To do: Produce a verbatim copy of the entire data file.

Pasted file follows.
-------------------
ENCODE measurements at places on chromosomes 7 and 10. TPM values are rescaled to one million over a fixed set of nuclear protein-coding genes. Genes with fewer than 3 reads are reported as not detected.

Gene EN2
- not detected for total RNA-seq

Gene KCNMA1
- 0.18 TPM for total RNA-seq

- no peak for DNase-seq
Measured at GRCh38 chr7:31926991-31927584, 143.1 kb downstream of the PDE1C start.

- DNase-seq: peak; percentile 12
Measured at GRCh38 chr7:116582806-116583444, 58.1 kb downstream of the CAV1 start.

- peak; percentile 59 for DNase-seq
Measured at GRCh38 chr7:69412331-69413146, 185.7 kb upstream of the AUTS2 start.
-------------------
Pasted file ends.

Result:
ENCODE measurements at places on chromosomes 7 and 10. TPM values are rescaled to one million over a fixed set of nuclear protein-coding genes. Genes with fewer than 3 reads are reported as not detected.

Gene EN2
- not detected for total RNA-seq

Gene KCNMA1
- 0.18 TPM for total RNA-seq

- no peak for DNase-seq
Measured at GRCh38 chr7:31926991-31927584, 143.1 kb downstream of the PDE1C start.

- DNase-seq: peak; percentile 12
Measured at GRCh38 chr7:116582806-116583444, 58.1 kb downstream of the CAV1 start.

- peak; percentile 59 for DNase-seq
Measured at GRCh38 chr7:69412331-69413146, 185.7 kb upstream of the AUTS2 start.